Over the course of the strike, the UFCW leadership pulled picketers from storefronts in a cowardly show of “good faith” towards corporate leadership, instructed members to shop at stores that had locked out union workers and replaced them with scabs, and refused to make any appeal to broad layers of working people for joint action in defense of living standards. In short, they prepared a defeat.
After the UFCW leadership sheepishly caved in to nearly all of management’s demands in February 2004, the mega-chains retaliated by firing 630 UFCW organizers for “misconduct.”
The UFCW leadership enjoys a highly privileged position relative to its working class membership. According to the Los Angeles Times, Local 770 President Icaza earned $273,404 in 2002, the last year for which salary information is available. The presidents of the six UFCW locals involved in the 2003-04 dispute all made more than $95,000 in 2002. Several other Southern California UFCW executive committee members had salaries topping $100,000.
However, the UFCW’s opposition to a strike is not simply a function of the privileged position of its leadership. The union, like its counterparts nationwide, is a fulsome supporter of the Democratic Party, including Governor Jerry Brown at the state level and President Barack Obama at the national level.
In California, Brown is carrying out a sweeping assault on working people’s living standards, gutting public funding for social programs and education, and seeking to roll back state employee pensions. He is relying on the support of the trade union bureaucracy to carry out these attacks and block the emergence of mass popular opposition to his policies.
The UFCW is opposed to strike action by their membership because they are concerned, particularly given recent events in Wisconsin and other states across the US, that it could become a focal point for an outpouring of popular discontent over the brutal demands of big business and the entire political establishment in California.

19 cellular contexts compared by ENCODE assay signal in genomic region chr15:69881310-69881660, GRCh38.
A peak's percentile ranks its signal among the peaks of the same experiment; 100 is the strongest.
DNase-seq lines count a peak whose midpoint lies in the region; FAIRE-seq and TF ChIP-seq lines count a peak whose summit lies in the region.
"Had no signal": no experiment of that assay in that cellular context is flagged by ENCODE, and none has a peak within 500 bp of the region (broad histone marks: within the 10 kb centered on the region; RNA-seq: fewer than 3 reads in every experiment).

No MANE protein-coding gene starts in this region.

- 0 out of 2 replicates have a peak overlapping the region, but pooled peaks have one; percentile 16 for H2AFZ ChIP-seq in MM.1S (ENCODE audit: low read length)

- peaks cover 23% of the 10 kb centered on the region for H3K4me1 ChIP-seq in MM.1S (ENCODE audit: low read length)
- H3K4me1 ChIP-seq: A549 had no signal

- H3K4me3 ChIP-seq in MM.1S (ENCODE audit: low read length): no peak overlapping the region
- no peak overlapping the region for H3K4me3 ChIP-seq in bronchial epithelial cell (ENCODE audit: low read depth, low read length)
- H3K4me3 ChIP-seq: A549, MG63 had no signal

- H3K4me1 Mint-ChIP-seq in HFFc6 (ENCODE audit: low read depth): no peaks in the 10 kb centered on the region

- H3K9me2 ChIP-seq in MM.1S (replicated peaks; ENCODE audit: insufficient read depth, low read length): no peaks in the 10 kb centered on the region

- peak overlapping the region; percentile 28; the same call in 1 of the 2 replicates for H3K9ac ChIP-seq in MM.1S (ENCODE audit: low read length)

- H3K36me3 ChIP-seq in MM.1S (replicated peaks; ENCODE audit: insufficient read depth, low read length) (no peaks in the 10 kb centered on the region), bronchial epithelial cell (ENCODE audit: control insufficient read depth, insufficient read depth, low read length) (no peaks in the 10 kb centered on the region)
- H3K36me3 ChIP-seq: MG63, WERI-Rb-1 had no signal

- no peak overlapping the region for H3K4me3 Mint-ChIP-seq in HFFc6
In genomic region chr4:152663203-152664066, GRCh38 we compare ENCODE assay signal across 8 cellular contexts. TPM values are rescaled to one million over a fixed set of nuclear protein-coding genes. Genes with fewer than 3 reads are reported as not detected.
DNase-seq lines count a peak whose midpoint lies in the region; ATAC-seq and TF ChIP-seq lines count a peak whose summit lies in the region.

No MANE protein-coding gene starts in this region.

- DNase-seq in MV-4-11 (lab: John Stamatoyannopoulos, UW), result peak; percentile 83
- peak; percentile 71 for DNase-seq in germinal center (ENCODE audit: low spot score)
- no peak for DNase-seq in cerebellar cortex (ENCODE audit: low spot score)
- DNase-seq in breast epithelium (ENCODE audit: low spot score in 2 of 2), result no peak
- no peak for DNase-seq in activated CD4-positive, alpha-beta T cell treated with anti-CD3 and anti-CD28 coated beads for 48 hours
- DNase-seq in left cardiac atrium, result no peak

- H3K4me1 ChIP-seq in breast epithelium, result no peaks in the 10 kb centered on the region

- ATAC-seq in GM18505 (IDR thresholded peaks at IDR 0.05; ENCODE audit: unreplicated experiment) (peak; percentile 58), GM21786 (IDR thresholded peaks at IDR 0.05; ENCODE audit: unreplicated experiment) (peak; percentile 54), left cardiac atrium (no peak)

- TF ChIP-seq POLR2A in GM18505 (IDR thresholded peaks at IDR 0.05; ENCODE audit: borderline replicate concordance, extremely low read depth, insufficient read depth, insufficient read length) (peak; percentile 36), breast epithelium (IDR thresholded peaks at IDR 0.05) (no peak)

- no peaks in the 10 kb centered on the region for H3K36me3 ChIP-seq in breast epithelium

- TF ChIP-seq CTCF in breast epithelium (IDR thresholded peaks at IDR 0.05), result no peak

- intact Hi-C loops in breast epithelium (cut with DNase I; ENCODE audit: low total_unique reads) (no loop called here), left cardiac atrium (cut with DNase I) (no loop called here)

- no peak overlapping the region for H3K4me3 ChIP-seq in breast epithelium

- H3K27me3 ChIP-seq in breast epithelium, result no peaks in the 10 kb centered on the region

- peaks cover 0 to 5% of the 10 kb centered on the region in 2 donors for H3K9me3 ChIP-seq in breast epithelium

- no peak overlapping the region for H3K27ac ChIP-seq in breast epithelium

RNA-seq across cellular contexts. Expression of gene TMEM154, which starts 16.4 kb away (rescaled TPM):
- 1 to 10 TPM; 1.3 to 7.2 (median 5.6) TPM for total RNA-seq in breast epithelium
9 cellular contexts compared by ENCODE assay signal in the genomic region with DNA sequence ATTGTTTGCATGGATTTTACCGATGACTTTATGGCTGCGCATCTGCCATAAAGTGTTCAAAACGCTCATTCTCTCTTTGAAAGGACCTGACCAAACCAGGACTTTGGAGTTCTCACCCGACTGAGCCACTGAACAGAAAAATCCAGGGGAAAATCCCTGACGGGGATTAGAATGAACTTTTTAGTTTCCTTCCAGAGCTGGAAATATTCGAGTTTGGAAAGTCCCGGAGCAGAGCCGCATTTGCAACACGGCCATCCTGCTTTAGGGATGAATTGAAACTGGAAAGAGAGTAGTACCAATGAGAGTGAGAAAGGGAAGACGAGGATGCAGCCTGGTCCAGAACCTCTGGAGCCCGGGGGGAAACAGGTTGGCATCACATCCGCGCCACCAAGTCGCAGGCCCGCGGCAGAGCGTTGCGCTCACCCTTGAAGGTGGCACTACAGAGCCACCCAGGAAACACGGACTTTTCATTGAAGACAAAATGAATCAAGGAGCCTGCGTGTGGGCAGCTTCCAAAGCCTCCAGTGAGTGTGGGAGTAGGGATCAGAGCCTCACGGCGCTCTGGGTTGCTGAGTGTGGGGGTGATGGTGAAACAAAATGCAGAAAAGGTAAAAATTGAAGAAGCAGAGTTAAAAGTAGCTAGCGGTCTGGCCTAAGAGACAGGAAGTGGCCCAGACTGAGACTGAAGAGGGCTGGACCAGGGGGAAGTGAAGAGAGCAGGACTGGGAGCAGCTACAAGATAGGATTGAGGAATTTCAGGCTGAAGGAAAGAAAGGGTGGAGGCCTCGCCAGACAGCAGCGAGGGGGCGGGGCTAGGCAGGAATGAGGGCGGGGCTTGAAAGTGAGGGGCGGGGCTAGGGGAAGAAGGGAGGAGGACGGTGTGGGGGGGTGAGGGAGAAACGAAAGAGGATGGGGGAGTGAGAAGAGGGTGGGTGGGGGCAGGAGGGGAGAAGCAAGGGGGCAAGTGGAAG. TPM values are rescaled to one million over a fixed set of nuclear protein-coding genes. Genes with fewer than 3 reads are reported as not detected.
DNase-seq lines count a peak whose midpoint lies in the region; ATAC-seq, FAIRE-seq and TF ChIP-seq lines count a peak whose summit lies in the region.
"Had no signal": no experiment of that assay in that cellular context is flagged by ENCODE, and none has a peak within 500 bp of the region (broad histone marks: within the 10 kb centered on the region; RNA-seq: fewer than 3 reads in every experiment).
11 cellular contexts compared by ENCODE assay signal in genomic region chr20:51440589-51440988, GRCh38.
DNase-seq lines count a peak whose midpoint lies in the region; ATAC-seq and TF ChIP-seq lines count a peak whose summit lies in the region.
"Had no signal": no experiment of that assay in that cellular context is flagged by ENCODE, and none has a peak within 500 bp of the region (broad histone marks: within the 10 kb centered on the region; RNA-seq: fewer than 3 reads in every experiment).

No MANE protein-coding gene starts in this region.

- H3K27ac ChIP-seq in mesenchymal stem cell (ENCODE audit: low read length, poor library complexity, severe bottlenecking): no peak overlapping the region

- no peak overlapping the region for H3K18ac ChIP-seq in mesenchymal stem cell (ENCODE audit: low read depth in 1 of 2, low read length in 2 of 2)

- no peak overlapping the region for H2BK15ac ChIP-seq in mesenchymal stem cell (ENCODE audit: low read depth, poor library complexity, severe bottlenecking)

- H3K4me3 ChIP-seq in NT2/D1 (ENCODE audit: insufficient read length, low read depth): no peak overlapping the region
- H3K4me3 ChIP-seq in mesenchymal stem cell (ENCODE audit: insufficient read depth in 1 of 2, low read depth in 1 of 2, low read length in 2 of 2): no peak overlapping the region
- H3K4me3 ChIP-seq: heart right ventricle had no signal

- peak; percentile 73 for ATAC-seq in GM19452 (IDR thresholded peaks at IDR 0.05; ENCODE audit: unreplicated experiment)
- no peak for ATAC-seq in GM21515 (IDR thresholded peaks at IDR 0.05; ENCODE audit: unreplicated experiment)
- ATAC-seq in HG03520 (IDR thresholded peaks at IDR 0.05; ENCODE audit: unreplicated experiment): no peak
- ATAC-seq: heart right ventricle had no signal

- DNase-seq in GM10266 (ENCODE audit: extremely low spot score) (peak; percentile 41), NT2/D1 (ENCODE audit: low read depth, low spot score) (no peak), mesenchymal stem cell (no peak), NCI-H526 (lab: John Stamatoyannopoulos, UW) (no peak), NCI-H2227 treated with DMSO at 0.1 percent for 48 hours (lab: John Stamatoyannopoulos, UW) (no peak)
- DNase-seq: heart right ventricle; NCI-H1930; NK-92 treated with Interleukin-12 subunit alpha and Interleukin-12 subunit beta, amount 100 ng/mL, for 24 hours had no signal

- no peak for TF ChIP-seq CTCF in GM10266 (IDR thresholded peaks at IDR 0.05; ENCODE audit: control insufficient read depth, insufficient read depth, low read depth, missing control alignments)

The Democratic Party, which the UFCW supports with regular donations, enjoys close financial connections to Vons, Albertsons, and Ralph’s. Through a variety of Political Action Committees (PAC), the three companies give hundreds of thousands of dollars of support to the Democrats, as well as the Republicans.
In 2010, for example, Kroger’s PAC gave generously to both Republican Speaker of the House John Boehner and Democratic Senate Majority Leader Harry Reid. SuperValu PAC spent $222,500 buying politicians in the 2010 election cycle, a majority (58 percent) of which went to Democrats. Safeway PAC, which spent a total of $755,232 during the 2010 cycle, split its support 50-50 between the Democrats and Republicans. And the list goes on.
The World Socialist Web Site supports all workers who enter into struggle to defend and improve their living and working conditions. However, a warning must also be sounded: no successful struggle can or will be waged by the UFCW, which serves only to handcuff workers to management and the Democratic Party.
Rank-and-file committees of grocery workers must be formed to wage a struggle independent of both the unions or the Democrats. Employees at the grocery chains must appeal to broad masses of people throughout California and across the nation for support, calling on them to mobilize in defense of their own jobs and living standards. A struggle can only be won if it is waged not only in opposition to the demands of the giant supermarket chains, but against the subordination of the entire economy to the profit interests of big business.